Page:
Greek trial of one of Med’s worst migrant tragedies opens


KALAMATA: The trial of nine accused smugglers opened in Greece on Tuesday, nearly a year after a migrant trawler with hundreds on board sank off the country’s coast in one of Europe’s deadliest shipwrecks.

The rusty and overloaded trawler Adriana sank on the night of June 13 to 14, 2023, carrying more than 750 people, according to the U.N.. Only 82 bodies were found.

Nine Egyptian men — who were among the 104 survivors — are in court in Kalamata, southwestern Greece, to answer charges including negligent homicide, participation in a criminal organisation and facilitating illegal entry into the country.

The men, aged 21 to 37 years old, have denied responsibility.

Their lawyers say they are being scapegoated to obscure the responsibilities of the Greek coastguard, which failed to mount an effective rescue.

The suspects, who have spent the past 11 months in pre-trial detention, face life imprisonment if convicted.

Dalia Abdel Megui, the aunt of one of the accused, said she had travelled from Italy to attend the trial.

“Our nephew is innocent,” she said. “He only came to Europe to seek a better future, he is not a criminal,” she told AFP.

As the sinking occurred in international waters, 87 kilometers off the coast of Pylos, lawyers for the defendants will argue a Greek court is not competent to hear the case.

Anti-fascist and leftist groups are staging a protest outside the courthouse to denounce Europe’s migration policies.

Before the start of the trial, there was a skirmish between riot police and the protesters, with one person taken to hospital.

Protester Panagiotis Merdikas told AFP that the police had attacked the crowd after it refused to disperse, and detained two people.

Procedural violations claimed

The defence team will argue that major procedural violations were committed in the investigation that led to the trial.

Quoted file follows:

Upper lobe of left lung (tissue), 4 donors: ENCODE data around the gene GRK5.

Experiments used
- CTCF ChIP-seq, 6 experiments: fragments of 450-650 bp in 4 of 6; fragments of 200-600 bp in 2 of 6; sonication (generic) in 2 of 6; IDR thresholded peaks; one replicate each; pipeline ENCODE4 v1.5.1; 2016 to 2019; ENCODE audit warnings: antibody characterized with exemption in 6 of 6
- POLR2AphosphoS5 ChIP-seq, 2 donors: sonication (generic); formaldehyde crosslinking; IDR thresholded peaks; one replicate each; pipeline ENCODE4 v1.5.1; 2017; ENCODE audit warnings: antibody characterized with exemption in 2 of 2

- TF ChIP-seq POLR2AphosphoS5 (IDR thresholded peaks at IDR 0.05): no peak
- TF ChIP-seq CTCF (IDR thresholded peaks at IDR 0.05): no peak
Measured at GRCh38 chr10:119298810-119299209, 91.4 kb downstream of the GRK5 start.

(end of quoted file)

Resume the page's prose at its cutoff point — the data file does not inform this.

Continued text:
They say their clients were arrested barely 24 hours after surviving the sinking, and on the basis of just nine testimonies, some of them collected without adequate translation.

“Our clients were still in shock from what they had experienced. Other (defendants) were on oxygen therapy. And all of a sudden, they were arrested without understanding why,” Effie Doussi, a member of the defence legal team, told reporters last week.

Some survivors subsequently claimed to have come under pressure from Greek police to “designate” suspects, based on blurry photographs, she added.

The sinking of the rusty and overloaded trawler Adriana on the night of June 13 to 14, 2023 off the coast of Greece, has left many unanswered questions as to whether the tragedy could have been averted.

The boat had set sail from Libya and was heading for Italy. Only 82 bodies were found while according to the U.N., more than 750 people were on board, including Syrians, Palestinians and nearly 350 Pakistanis, according to the Pakistani government.

Ahead of the trial, Human Rights Watch (HRW) noted that a parallel investigation into the Greek authorities’ actions is still at a preliminary stage — meaning the court will have incomplete information in assessing the culpability of the defendants.

“There’s a real risk that these nine survivors could be found ‘guilty’ on the basis of incomplete and questionable evidence,” Judith Sunderland, HRW associate Europe and Central Asia director said in a statement.

“Credible and meaningful accountability for one of the worst shipwrecks in the Mediterranean needs to include a determination of any liabilities of Greek authorities,” she added.

The NGO Alarm Phone and the EU’s border agency Frontex had both reported the trawler’s presence to Greek authorities while it was in the Greek search and rescue zone.

‘Refused help’

The coastguard has insisted that it communicated with people on board who “refused any help”.

“You cannot divert a boat with so many people on board by force unless there is cooperation,” coastguard spokesman Nikolaos Alexiou had said at the time.

But survivors said the coastguard had wanted to tow the overloaded trawler.

Prime Minister Kyriakos Mitsotakis, whose country is accused by rights groups of practising illegal pushbacks at its border with Türkiye, later dismissed claims against the port authorities as “very unfair”.

An investigation by a naval court into the possible responsibilities of the coastguards is underway. But requests for access to the file have all been refused, the defence lawyers said.

In September, around fifty survivors filed a group lawsuit against the coastguard.

For migrant rights proponents, the trial is part of a longstanding practice of criminalising asylum seekers.

According to the NGO Borderline Europe, Greek prisons hold around 2,000 migrants accused of being smugglers, constituting the second largest group in Greece’s prison population.__Daily Hurriyet